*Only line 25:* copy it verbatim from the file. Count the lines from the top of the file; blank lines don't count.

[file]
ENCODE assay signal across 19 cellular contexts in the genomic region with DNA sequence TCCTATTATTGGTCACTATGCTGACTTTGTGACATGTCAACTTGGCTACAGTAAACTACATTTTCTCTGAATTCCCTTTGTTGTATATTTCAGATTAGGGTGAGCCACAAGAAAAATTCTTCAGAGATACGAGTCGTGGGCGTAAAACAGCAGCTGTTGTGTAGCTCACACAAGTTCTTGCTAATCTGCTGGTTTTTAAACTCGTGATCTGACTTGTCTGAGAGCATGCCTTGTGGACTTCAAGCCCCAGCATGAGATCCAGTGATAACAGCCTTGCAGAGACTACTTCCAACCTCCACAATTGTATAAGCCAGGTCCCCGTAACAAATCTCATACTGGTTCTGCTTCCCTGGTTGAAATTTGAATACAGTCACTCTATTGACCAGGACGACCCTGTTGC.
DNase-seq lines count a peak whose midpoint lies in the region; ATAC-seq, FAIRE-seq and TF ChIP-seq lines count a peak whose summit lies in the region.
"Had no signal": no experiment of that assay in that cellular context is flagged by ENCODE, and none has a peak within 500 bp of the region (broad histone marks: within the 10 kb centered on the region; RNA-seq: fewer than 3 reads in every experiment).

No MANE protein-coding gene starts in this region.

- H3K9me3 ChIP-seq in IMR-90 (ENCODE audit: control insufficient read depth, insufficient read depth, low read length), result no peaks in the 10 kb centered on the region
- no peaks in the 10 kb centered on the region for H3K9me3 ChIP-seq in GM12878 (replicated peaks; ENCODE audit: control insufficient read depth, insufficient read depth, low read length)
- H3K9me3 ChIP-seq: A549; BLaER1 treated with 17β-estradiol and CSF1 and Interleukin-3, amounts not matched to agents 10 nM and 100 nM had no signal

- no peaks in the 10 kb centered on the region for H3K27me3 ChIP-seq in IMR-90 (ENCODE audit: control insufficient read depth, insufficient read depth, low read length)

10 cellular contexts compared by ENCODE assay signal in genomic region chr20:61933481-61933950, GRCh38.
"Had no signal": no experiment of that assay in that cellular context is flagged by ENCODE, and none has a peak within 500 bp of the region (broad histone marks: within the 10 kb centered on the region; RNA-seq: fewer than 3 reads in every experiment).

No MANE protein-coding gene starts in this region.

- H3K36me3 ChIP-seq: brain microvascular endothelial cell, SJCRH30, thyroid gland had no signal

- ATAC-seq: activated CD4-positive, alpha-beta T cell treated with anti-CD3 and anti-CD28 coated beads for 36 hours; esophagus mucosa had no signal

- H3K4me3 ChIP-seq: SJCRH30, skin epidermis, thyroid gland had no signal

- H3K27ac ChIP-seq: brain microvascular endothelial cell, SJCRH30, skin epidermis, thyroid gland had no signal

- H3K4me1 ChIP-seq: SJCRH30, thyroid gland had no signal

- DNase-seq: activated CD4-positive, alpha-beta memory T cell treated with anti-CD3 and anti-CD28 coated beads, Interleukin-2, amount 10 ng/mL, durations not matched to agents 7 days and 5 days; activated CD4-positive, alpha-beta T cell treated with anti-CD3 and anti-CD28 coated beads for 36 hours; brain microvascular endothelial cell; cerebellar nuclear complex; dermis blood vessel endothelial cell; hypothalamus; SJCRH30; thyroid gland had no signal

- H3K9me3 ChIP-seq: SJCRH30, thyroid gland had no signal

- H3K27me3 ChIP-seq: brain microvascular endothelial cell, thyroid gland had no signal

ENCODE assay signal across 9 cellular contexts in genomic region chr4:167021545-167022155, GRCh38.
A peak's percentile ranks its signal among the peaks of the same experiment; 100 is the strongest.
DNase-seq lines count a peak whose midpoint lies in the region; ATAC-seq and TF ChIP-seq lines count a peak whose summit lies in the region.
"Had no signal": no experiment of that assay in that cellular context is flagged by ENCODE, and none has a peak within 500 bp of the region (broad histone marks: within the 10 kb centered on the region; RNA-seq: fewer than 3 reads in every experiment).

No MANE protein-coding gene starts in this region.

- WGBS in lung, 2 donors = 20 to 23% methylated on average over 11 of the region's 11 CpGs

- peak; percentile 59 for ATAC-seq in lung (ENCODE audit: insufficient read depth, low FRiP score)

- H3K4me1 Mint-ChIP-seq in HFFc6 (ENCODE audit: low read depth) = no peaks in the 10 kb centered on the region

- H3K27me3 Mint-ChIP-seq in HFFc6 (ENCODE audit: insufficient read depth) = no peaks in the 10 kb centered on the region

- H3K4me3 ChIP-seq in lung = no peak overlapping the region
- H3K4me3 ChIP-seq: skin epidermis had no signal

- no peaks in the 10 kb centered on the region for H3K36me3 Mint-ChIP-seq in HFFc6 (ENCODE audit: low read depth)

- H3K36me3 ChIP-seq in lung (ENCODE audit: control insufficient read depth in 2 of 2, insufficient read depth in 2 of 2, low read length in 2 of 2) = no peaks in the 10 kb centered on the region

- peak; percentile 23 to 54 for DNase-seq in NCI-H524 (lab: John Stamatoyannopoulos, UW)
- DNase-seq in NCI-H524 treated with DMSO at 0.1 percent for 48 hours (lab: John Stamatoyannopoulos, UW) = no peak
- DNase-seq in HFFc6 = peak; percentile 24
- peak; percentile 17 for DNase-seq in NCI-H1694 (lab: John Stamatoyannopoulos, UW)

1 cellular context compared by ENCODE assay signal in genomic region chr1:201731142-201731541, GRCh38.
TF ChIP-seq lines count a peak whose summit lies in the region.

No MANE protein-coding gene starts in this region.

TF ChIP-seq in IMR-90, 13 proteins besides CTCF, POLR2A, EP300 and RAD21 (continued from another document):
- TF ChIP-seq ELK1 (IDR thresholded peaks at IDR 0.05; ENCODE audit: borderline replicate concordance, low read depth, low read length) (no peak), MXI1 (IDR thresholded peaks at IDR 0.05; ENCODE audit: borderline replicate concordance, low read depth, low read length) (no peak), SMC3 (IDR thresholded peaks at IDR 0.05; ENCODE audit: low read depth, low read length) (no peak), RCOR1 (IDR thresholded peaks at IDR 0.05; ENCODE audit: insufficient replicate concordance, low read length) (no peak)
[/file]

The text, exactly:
- WGBS in lung, 2 donors = 20 to 23% methylated on average over 11 of the region's 11 CpGs